Risk-thinking versus resilience-thinking
Many cities have finished their resilience strategies, and more will follow. There is currently a tendency towards working on these resilience strategies from a risk point of view, by calculating and collecting different risk maps and hazard maps and using these for city strategies. By doing this, we focus on single problems for which we design single protective solutions.
However, resilience strategy calls for a bigger picture and a combination of different types of solutions. Protective, robust measures will solve problems for a certain period, but for long-term, resilient planning you need to complement robust solutions (such as sewage systems and flood retaining walls) with integral (e.g. nature-based solutions), flexible (e.g. early warning systems, awareness campaigns and educational programs) and redundant solutions (e.g. flood protective transformer stations).
Robust strategy based on protective measures versus a mixed strategy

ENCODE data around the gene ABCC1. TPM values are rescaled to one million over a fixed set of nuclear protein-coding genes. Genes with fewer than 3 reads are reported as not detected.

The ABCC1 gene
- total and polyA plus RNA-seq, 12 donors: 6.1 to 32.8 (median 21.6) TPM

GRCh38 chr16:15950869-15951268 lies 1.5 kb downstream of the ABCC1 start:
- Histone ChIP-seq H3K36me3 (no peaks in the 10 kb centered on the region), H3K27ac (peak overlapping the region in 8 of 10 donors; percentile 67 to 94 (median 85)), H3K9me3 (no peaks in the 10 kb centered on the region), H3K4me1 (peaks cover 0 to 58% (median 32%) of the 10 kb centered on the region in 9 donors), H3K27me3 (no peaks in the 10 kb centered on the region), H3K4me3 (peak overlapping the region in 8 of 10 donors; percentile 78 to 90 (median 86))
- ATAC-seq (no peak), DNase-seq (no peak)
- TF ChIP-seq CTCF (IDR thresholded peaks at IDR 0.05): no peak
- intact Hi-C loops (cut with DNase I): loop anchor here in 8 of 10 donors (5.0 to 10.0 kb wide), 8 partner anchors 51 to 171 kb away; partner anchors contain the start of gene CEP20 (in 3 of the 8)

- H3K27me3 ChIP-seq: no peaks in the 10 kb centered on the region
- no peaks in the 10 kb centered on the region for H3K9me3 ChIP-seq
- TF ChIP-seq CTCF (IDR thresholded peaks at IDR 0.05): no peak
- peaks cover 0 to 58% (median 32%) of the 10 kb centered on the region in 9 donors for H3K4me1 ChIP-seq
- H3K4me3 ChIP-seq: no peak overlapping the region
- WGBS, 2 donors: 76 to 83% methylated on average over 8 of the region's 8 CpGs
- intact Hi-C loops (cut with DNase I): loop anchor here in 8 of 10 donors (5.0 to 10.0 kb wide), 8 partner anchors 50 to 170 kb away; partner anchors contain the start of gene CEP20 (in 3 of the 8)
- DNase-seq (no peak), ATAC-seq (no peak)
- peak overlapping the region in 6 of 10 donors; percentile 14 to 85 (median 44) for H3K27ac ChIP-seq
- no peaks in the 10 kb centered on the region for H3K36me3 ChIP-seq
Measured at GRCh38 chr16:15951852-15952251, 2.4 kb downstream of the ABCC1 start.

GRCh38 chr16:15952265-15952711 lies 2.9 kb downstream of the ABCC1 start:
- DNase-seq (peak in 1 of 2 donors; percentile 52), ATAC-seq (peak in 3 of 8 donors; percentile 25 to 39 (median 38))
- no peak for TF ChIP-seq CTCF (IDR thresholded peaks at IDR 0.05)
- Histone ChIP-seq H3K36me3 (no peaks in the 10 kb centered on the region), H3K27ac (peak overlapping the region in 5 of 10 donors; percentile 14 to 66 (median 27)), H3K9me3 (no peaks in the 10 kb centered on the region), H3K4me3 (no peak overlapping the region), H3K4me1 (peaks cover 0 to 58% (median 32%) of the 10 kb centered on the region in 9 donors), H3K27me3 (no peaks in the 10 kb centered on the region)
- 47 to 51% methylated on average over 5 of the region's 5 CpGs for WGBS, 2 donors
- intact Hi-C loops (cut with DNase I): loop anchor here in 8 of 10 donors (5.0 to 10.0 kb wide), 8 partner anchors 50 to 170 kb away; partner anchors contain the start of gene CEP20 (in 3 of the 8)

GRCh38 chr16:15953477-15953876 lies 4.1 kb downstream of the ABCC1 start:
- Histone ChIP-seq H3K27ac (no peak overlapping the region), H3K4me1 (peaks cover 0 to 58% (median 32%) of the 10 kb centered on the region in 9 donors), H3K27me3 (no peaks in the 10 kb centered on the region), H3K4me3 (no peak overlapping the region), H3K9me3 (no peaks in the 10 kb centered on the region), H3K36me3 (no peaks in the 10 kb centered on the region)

STAIN is designed to reach that required level of common understanding and uses a certain abstraction to keep the bigger picture in mind. The people attending a STAIN workshop use their own expert knowledge on city assets, residents and short-term city plans and explain this to each other in order to reach a level of understanding and agreement. Not only does this result in an integral strategy, but the further planning and development phases also benefit from this level of agreement and understanding. This can accelerate the urban planning process. When a resilience strategy is designed within STAIN, the next phases will require detailed, objective city data to move towards a detailed resilience plan.